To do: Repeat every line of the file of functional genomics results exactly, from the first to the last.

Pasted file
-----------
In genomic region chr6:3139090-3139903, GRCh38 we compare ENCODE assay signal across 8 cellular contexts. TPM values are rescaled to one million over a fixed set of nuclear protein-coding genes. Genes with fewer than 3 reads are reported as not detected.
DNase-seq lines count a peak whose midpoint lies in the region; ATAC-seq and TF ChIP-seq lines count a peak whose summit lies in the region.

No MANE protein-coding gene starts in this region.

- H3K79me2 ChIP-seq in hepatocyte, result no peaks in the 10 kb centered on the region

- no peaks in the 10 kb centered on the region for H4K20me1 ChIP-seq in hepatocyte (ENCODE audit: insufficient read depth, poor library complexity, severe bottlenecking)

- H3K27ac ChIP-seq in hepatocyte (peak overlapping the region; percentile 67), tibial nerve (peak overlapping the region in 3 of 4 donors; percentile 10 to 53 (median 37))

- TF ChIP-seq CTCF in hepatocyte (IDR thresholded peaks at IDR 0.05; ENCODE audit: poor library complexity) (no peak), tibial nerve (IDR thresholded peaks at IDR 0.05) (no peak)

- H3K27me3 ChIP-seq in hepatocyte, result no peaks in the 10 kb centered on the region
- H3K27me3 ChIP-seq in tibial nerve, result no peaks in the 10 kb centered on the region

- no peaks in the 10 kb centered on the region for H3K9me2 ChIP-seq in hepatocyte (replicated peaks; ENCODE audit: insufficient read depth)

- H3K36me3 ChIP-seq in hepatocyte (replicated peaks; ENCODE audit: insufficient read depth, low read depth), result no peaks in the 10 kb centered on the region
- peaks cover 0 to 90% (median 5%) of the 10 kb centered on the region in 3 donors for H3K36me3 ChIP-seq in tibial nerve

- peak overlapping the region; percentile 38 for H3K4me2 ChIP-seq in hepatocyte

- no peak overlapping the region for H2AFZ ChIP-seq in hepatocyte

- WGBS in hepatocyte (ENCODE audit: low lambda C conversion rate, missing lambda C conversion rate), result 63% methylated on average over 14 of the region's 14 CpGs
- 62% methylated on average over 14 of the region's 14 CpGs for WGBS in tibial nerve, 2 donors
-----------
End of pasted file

In genomic region chr6:3139090-3139903, GRCh38 we compare ENCODE assay signal across 8 cellular contexts. TPM values are rescaled to one million over a fixed set of nuclear protein-coding genes. Genes with fewer than 3 reads are reported as not detected.
DNase-seq lines count a peak whose midpoint lies in the region; ATAC-seq and TF ChIP-seq lines count a peak whose summit lies in the region.

No MANE protein-coding gene starts in this region.

- H3K79me2 ChIP-seq in hepatocyte, result no peaks in the 10 kb centered on the region

- no peaks in the 10 kb centered on the region for H4K20me1 ChIP-seq in hepatocyte (ENCODE audit: insufficient read depth, poor library complexity, severe bottlenecking)

- H3K27ac ChIP-seq in hepatocyte (peak overlapping the region; percentile 67), tibial nerve (peak overlapping the region in 3 of 4 donors; percentile 10 to 53 (median 37))

- TF ChIP-seq CTCF in hepatocyte (IDR thresholded peaks at IDR 0.05; ENCODE audit: poor library complexity) (no peak), tibial nerve (IDR thresholded peaks at IDR 0.05) (no peak)

- H3K27me3 ChIP-seq in hepatocyte, result no peaks in the 10 kb centered on the region
- H3K27me3 ChIP-seq in tibial nerve, result no peaks in the 10 kb centered on the region

- no peaks in the 10 kb centered on the region for H3K9me2 ChIP-seq in hepatocyte (replicated peaks; ENCODE audit: insufficient read depth)

- H3K36me3 ChIP-seq in hepatocyte (replicated peaks; ENCODE audit: insufficient read depth, low read depth), result no peaks in the 10 kb centered on the region
- peaks cover 0 to 90% (median 5%) of the 10 kb centered on the region in 3 donors for H3K36me3 ChIP-seq in tibial nerve

- peak overlapping the region; percentile 38 for H3K4me2 ChIP-seq in hepatocyte

- no peak overlapping the region for H2AFZ ChIP-seq in hepatocyte

- WGBS in hepatocyte (ENCODE audit: low lambda C conversion rate, missing lambda C conversion rate), result 63% methylated on average over 14 of the region's 14 CpGs
- 62% methylated on average over 14 of the region's 14 CpGs for WGBS in tibial nerve, 2 donors